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Aten W Arthog's Avatar
OCD=obsessive-compulsive disorder. You know; gotta check the stove is off ten times before you feel safe to leave the house, that kind of thing. It was a joke, because a compulsive person could spend forever tweaking the interactive elements of a sailboat rig and never get around to getting the boat in the water:-)

When or if you move up to much larger/pricier RC sailboats, you'll find almost everyone uses custom-made sails with a built-in airfoil curve in their structure, but for boats the size of yours and smaller, or just for people who are not diehard racers, the model's sails are simple flat sheets that are easier to afford and work okay for the most part.

But the trick to getting your boat to go faster with the sails you have now is to adjust them so they can take on a classic curvature like an airplane with an undercambered wing. That jib in front, for example; it's job is to help guide the wind over the mainsail, and with it taught and perfectly flat all across, you're losing some of that boost and adding drag instead of directing it to the mainsail. Do a google image search for "parts of sails". Keep the picture handy.

Now, what I was suggesting was the "leech" end of your jib, the flapping rear part - was pulled too tightly toward the back of the boat, flattening the jib. It looks to be like your jib has a jib "club", that is, a little club-shaped boom along the bottom to which the sail is attached, like the boom for the main sail. Some boats have one, others don't. The rope that controls letting the Jib swing in and out with the wind (technically called a 'sheet', not a rope), is usually attached to the jib club. Otherwise, it attaches to a grommet at the corner of the jib itself, and we wouldn't be having this conversation because jibs set up like that form their own natural curve in the wind. Along the jib club, heading back towards the main mast, is the connection where the back corner of your jib sail attaches to the jib club. That corner of a sail is called a "clew". I was suggesting you adjust that clew end of it along the length of the club, towards the bow just a wee little bit, so the whole jib is no longer taut like a trampoline, but has a little curve or scoop-like quality to it. Doesn't take a lot. A couple millimeters would probably do it.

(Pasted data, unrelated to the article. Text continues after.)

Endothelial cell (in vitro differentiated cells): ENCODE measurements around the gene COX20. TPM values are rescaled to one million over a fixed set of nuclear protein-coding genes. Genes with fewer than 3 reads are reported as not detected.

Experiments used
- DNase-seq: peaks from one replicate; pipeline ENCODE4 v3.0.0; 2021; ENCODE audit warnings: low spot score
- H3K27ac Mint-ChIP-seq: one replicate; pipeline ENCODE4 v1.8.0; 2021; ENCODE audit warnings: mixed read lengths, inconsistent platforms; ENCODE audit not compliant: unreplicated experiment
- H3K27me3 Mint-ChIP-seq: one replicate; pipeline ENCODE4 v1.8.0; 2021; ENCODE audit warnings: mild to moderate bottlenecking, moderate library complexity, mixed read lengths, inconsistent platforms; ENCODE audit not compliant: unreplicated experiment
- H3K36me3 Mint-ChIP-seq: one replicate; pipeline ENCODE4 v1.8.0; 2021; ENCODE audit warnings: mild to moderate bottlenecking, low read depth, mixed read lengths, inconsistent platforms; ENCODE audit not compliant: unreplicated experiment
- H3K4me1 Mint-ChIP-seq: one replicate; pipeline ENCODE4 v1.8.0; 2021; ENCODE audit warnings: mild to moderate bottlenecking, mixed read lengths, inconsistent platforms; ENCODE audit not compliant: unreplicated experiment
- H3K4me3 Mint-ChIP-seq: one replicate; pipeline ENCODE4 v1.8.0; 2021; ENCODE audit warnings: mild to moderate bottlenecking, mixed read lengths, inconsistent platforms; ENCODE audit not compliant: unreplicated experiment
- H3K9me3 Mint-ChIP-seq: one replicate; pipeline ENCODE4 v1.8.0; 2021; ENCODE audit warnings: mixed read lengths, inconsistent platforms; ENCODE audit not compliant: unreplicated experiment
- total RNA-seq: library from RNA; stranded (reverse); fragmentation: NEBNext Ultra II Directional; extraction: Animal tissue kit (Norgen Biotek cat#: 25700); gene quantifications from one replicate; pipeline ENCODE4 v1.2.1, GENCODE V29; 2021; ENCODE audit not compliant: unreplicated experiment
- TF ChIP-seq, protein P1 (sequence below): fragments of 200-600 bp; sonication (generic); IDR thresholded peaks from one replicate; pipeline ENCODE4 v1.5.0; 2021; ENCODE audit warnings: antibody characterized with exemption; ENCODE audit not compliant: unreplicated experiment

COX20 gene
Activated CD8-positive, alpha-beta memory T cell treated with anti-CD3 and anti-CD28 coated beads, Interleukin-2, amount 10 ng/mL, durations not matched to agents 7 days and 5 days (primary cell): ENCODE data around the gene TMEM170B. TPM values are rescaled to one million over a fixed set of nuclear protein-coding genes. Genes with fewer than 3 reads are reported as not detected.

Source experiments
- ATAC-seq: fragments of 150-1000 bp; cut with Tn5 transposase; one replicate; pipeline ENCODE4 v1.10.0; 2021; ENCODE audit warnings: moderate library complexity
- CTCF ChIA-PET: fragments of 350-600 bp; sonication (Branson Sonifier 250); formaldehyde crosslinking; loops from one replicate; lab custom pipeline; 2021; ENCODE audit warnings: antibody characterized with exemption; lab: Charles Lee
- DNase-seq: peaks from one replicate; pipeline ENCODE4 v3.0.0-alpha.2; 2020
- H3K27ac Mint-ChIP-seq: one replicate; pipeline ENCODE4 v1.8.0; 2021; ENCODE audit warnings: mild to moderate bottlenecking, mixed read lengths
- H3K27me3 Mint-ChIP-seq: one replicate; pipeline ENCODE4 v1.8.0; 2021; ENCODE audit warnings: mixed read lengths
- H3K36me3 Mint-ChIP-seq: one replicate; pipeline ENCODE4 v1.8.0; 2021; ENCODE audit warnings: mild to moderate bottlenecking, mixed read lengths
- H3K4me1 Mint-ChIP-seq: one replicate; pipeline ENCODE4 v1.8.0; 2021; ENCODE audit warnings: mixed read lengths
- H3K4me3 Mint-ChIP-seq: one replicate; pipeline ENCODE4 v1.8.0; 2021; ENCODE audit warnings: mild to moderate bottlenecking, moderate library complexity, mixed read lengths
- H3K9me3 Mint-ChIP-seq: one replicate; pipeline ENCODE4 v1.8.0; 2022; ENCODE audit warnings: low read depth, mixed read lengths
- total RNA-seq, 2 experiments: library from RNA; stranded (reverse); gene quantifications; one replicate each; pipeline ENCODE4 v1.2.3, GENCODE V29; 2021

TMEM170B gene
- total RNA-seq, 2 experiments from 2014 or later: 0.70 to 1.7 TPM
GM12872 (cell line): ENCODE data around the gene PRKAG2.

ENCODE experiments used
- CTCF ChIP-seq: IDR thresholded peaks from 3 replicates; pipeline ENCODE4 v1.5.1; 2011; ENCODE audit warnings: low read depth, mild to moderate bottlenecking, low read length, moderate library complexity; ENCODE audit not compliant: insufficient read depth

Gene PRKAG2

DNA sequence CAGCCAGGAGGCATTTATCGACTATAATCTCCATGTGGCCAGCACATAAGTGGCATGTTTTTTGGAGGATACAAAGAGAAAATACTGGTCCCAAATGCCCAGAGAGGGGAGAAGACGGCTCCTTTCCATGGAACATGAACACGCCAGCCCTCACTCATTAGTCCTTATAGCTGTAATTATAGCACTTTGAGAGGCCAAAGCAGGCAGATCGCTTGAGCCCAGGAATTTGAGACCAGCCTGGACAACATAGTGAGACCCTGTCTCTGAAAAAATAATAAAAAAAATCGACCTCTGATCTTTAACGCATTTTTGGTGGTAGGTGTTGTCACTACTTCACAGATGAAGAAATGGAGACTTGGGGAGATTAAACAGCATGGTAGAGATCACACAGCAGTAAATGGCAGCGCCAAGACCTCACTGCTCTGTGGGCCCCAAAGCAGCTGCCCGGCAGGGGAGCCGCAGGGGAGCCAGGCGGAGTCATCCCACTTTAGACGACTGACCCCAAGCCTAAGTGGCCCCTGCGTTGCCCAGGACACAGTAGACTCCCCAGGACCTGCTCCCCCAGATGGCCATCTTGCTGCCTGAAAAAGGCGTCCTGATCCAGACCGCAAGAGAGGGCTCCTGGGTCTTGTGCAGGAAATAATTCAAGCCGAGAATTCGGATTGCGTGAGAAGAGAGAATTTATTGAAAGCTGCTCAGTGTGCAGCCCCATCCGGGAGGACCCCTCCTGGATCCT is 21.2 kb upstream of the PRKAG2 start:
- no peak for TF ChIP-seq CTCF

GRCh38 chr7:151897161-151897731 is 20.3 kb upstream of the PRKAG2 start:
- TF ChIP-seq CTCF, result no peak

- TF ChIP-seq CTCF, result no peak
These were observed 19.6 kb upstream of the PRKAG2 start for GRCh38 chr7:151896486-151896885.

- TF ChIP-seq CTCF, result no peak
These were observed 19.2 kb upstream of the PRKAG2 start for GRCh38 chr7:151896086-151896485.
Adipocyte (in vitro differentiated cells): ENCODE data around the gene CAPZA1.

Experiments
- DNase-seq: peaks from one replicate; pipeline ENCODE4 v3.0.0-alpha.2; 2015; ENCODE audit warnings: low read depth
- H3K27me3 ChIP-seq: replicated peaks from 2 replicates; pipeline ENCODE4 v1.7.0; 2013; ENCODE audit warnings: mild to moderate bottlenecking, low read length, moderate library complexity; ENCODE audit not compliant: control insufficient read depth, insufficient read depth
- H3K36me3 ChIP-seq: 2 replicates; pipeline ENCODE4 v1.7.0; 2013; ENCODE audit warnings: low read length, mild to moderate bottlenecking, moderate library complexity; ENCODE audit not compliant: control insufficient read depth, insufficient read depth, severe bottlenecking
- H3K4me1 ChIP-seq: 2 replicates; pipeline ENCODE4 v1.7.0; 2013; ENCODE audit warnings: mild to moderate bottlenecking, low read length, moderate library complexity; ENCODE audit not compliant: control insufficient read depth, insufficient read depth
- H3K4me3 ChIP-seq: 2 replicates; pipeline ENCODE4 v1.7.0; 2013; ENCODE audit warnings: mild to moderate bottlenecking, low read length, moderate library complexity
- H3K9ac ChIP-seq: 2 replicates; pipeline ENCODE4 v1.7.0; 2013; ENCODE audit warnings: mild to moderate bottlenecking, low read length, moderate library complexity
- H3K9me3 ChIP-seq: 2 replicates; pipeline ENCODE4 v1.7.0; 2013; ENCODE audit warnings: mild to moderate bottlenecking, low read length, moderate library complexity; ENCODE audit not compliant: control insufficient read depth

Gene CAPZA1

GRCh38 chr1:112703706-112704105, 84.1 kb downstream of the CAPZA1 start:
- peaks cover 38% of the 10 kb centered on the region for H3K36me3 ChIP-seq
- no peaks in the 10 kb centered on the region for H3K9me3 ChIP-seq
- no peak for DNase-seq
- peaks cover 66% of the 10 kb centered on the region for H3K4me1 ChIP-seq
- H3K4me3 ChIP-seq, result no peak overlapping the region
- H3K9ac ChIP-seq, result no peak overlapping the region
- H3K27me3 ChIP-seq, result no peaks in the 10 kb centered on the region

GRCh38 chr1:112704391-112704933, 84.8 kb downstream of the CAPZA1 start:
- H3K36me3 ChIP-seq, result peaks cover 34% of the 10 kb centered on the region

The mainsail, I don't feel competent to coach you on much, only to say, in that one picture, it doesn't have a classic curved form showing from top to bottm and front to back but looks kinked or bent in the middle. That's inefficient, you're losing lots of speed there. There are several gadgets on the boat you may need to adjust to fix this; the boom vang, the cunningham, the topping lift, the main mast backstay and shrouds... it can be overwhelming, all this foreign jibberish and technical stuff, until you go thru learning them one at a time and seeing the inter-related nature of their adjustments.

But it's just these sorts of details that add a pleasant sort of complexity and depth to mastering the boat. You could ignore everything I just wrote and sail it like you have forever and be happy. Like golf or chess, easy to learn the basics, takes a lifetime to master the intricasies. Same with boats; you're already having great fun. When you feel like you want to understand the boat more deeply and wring it's best performance out of it, then you'll start playing with tuning your rigging. Racing is great stimulus and training for this as well. If you can find people to race with, do so, because while you're not going to win the first few times out, you'll learn fast by doing and watching what the others do, and it becomes instinctive. They'll also give you great tips afterwards if you ask them.